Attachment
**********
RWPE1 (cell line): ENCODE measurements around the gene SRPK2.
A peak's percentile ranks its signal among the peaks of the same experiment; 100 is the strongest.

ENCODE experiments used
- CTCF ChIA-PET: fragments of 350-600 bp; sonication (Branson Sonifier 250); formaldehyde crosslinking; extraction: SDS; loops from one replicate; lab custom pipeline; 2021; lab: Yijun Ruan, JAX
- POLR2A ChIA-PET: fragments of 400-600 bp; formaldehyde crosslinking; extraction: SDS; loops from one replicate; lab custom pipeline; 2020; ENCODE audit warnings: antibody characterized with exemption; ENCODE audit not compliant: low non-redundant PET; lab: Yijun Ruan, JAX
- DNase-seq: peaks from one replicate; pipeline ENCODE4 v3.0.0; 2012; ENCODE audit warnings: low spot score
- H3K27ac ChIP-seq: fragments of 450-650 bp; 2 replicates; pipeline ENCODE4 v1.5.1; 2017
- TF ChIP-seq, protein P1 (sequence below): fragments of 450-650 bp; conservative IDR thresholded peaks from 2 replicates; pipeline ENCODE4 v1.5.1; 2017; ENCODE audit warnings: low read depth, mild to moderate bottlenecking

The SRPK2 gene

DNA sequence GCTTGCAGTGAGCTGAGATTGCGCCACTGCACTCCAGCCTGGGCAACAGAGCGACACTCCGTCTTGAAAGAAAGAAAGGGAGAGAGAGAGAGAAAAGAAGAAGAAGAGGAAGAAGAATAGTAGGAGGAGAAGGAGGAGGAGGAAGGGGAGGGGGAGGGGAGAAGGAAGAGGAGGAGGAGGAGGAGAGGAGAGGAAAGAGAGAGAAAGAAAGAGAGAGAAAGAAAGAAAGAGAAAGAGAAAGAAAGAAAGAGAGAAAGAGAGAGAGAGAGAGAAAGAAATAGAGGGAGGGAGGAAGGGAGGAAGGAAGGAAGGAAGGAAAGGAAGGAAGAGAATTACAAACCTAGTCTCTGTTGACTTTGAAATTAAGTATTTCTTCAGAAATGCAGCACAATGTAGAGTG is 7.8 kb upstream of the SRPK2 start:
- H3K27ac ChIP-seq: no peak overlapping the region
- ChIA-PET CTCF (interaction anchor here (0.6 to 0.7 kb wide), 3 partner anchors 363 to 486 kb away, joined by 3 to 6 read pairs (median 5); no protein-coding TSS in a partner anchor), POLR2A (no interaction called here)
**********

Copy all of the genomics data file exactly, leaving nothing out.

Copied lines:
RWPE1 (cell line): ENCODE measurements around the gene SRPK2.
A peak's percentile ranks its signal among the peaks of the same experiment; 100 is the strongest.

ENCODE experiments used
- CTCF ChIA-PET: fragments of 350-600 bp; sonication (Branson Sonifier 250); formaldehyde crosslinking; extraction: SDS; loops from one replicate; lab custom pipeline; 2021; lab: Yijun Ruan, JAX
- POLR2A ChIA-PET: fragments of 400-600 bp; formaldehyde crosslinking; extraction: SDS; loops from one replicate; lab custom pipeline; 2020; ENCODE audit warnings: antibody characterized with exemption; ENCODE audit not compliant: low non-redundant PET; lab: Yijun Ruan, JAX
- DNase-seq: peaks from one replicate; pipeline ENCODE4 v3.0.0; 2012; ENCODE audit warnings: low spot score
- H3K27ac ChIP-seq: fragments of 450-650 bp; 2 replicates; pipeline ENCODE4 v1.5.1; 2017
- TF ChIP-seq, protein P1 (sequence below): fragments of 450-650 bp; conservative IDR thresholded peaks from 2 replicates; pipeline ENCODE4 v1.5.1; 2017; ENCODE audit warnings: low read depth, mild to moderate bottlenecking

The SRPK2 gene

DNA sequence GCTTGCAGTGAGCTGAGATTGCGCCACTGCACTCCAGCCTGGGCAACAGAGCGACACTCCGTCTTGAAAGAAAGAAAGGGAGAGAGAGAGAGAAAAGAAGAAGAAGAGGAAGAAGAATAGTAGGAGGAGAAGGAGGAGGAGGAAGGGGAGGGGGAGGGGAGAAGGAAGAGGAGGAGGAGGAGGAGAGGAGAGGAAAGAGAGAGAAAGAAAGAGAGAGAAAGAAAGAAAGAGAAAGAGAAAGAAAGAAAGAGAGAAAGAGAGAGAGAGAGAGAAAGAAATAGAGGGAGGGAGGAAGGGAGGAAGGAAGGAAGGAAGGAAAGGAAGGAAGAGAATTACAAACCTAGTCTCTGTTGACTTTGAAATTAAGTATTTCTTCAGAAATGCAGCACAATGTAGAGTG is 7.8 kb upstream of the SRPK2 start:
- H3K27ac ChIP-seq: no peak overlapping the region
- ChIA-PET CTCF (interaction anchor here (0.6 to 0.7 kb wide), 3 partner anchors 363 to 486 kb away, joined by 3 to 6 read pairs (median 5); no protein-coding TSS in a partner anchor), POLR2A (no interaction called here)